The Benefits and Drawbacks of Snow in the Garden

Welcome to the Member Ideas area! This community feature is where our members can post their own ideas. These posts are unedited and not necessarily endorsed by the National Gardening Association.
Posted by @goldfinch4 on
There’s no doubt that snow can be beautiful and offer many benefits to gardens, but unfortunately it can also cause problems. Let’s take a look at how our landscapes can be affected by this frozen precipitation.


THE GOOD2012-01-14/goldfinch4/c93992


The obvious benefit of snow cover is that it’s an excellent insulator.  Without it, cold temperatures can freeze the ground deeply, which damages the root systems of shrubs and trees.  Without insulation the water contained in plant cells can freeze, damaging the cell walls.  Plants can turn black or look translucent.  Snow cover also protects plants from harsh, drying winter winds.  It’s an excellent insulator for plants in containers, too.





It protects plants from the freeze/thaw cycles that heave them out of the ground.  This happens because of the way snowflakes are shaped.  There are small spaces in each one that are filled with air.  As they pile up, the result is low heat conductivity so the daily temperature permeation into the snow is reduced and the plants are protected from really cold temperatures.

The process of freezing and thawing has been said to improve soil structure.  This lighter soil makes it easier for plants to root causing increased productivity.


In Taylor’s Encyclopedia of Gardening, snow is called “the poor man’s fertilizer.”  As it falls through the atmosphere, nitrogen and sulfur attach to the flakes.  When the snow melts, these elements are released into the soil and absorbed by plants.  Nitrogen is essential to plant growth.

Snow helps preserve moisture in the soil during winter and provides water to the soil as it melts in the spring.  This slowly waters the emerging perennials.

Roses are said to flower better after a hard winter, and apples and pears set more fruit.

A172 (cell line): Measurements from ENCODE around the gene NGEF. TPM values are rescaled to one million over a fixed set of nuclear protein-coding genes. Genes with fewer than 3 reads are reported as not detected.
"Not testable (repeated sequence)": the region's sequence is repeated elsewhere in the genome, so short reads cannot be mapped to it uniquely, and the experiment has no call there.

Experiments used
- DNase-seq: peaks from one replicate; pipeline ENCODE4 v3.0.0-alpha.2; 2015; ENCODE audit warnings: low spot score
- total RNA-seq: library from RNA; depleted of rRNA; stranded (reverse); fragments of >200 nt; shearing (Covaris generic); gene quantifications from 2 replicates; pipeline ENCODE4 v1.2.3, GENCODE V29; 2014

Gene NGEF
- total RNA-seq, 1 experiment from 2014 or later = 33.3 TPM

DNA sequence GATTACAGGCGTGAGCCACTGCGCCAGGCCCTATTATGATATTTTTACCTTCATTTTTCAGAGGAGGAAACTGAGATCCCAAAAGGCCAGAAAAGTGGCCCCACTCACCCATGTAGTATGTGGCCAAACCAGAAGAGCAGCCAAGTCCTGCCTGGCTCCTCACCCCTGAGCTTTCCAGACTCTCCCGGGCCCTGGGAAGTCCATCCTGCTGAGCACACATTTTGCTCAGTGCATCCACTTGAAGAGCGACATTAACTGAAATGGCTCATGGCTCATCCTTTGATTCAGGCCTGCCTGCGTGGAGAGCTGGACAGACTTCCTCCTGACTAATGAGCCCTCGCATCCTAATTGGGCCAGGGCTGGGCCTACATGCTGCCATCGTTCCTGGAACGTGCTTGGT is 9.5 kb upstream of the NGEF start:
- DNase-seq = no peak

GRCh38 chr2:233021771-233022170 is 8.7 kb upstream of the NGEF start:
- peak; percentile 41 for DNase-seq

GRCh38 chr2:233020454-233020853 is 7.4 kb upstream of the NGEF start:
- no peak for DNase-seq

If it snows before the ground freezes too hard, it's easier to dig root crops such as carrots and leeks.  If the snow keeps the soil from freezing, roots will continue to grow and earthworms and bacteria in the soil continue to turn garden debris into beneficial compost.

Certain plants actually need a cool period before growing and a blanket of snow will cool bulbs like daffodils and crocuses, delaying their blooms.

With everything covered in snow, your birdfeeders will lure more birds and other critters closer to your home.   It’s easier to see them, too, with the snow covering everything.

2012-01-14/goldfinch4/147ccf 2012-01-14/goldfinch4/a56269

Snow offers a break from gardening chores.  It’s time to cover up with a warm blanket, grab a cup of hot chocolate and some good plant catalogs, and start planning for spring.


The weight of heavy snow on branches can split or break them and can cause plants to fall and/or be uprooted.  Weak branches can be torn from trees and do damage when they fall.  Thawing and refreezing can cause buildup of ice on plants and trees that can cause damage too.





Winter is particularly hard on evergreens, especially the broadleaf kinds.  They already have a difficult time drawing water from frozen soil, but when the sunlight is reflected off snow, even more moisture is drawn from the leaves. 



A late snow can be hard on plants that flower early, although most of them are pretty tough and will come through the snow event just fine.


Snow provides cover from predators for destructive animals like voles.  Voles tunnel under the snow making trails in the lawn, chewing on bark and destroying stems of plants.  Mice are also busy under the cover of snow nibbling where they shouldn’t be.  Rabbits and deer are more likely to feed on garden plants and young trees and shrubs in the winter.  And if the snow is quite deep they’re able to reach young stems that are now several feet above normal ground level.  

And if you live in an area that doesn't normally get snow and cold temperatures, snow can be quite devastating to your plants.



You can’t deny the beauty of a snow covered garden.  Structures like benches, arbors and paths are highlighted.  Evergreens look brighter and trees with ornamental bark are shown off with the white background.  Seed heads and ornamental grasses wear crowns of white.


The Japanese have revered snow for a long time and consider it an important part of their garden display.  They use special snow viewing lanterns called yukimi placed around the gardens for gardens tours.  They call snowflakes that adorn tree branches sekka, or snow blossoms. 




When everything is covered in snow, the landscape is peaceful and still.  The snow sparkles and all is white and pure.  It’s magical to stand outside with the big, fluffy flakes falling around you. 


Other than moving to a warmer climate there isn’t anything we can do about the snow.  So take some time to enjoy the changes in seasons and learn to appreciate all the benefits that snow can provide.


Some photos courtesy of threegardeners and valleylynn.

Comments and Discussion
Thread Title Last Reply Replies
Wonderful timing and message by Oberon46 Aug 9, 2014 1:20 AM 1
Time to reflect on nature. by valleylynn Feb 11, 2012 4:28 PM 22

Explore More:

Member Login:

( No account? Join now! )

Today's site banner is by RootedInDirt and is called "Tulips"

This site is protected by reCAPTCHA and the Google Privacy Policy and Terms of Service apply.